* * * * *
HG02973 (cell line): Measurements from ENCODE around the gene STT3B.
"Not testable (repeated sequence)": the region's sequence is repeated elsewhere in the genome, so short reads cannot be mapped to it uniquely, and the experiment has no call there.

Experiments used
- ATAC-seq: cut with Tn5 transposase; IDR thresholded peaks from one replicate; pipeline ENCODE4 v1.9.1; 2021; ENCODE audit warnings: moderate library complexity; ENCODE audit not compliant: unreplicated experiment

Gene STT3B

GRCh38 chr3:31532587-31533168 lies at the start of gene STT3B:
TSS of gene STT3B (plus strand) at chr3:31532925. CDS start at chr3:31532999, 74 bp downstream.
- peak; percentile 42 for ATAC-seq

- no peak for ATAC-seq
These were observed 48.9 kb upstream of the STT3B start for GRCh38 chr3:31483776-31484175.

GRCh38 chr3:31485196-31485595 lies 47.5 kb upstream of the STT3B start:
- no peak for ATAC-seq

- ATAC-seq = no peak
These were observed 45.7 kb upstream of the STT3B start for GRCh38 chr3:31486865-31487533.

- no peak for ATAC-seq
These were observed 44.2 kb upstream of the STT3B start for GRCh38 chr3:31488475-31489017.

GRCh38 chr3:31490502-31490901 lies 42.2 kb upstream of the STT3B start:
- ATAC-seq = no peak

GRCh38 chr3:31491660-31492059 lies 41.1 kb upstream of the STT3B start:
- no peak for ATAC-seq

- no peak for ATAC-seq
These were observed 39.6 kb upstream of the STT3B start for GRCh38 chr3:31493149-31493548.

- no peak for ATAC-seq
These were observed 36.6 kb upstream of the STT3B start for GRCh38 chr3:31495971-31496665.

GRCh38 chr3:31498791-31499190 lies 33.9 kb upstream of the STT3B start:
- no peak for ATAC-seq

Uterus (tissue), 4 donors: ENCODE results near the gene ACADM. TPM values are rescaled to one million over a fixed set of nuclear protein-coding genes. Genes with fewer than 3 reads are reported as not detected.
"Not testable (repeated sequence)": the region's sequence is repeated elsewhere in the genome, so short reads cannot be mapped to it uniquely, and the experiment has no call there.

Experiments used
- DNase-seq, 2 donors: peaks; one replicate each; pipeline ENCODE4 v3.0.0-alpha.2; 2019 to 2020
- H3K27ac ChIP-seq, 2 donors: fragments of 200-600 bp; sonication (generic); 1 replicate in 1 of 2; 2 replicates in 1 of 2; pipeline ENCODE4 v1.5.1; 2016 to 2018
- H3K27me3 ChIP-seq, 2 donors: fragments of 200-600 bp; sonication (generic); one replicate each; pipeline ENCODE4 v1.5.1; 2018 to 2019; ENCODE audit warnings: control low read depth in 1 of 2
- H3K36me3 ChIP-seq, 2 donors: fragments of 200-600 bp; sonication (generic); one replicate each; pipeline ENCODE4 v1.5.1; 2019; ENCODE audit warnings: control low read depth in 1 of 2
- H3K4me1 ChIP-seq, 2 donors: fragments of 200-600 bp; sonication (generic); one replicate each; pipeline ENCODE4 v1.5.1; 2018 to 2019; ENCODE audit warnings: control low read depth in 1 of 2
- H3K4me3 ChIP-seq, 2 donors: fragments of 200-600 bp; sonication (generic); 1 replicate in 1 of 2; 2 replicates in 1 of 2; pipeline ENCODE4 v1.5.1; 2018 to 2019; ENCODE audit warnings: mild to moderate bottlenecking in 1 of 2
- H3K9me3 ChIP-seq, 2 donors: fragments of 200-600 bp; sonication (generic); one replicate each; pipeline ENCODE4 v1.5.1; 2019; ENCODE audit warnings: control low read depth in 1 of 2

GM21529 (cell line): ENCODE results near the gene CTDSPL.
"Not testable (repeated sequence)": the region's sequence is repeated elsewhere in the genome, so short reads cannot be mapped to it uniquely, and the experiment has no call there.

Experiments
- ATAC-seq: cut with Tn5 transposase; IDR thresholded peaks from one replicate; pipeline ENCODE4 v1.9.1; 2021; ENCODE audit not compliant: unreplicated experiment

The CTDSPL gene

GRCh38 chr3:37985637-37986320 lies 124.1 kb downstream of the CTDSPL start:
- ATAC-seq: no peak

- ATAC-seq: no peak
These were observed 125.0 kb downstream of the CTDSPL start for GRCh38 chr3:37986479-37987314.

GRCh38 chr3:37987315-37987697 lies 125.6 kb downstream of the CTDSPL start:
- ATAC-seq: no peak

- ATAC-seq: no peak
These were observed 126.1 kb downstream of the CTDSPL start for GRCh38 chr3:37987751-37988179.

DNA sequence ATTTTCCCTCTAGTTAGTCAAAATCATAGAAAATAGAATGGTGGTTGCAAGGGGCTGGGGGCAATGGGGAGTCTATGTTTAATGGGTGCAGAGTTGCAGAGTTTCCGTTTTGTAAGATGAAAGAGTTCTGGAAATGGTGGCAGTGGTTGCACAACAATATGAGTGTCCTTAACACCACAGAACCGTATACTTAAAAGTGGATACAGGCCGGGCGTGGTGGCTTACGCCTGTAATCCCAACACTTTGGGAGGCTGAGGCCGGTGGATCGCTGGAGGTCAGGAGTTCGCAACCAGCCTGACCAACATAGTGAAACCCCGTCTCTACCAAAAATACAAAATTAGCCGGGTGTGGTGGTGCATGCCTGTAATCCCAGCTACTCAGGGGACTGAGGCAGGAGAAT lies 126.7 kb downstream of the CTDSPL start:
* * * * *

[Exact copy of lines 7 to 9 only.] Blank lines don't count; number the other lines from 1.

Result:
TSS of gene STT3B (plus strand) at chr3:31532925. CDS start at chr3:31532999, 74 bp downstream.
- peak; percentile 42 for ATAC-seq

- no peak for ATAC-seq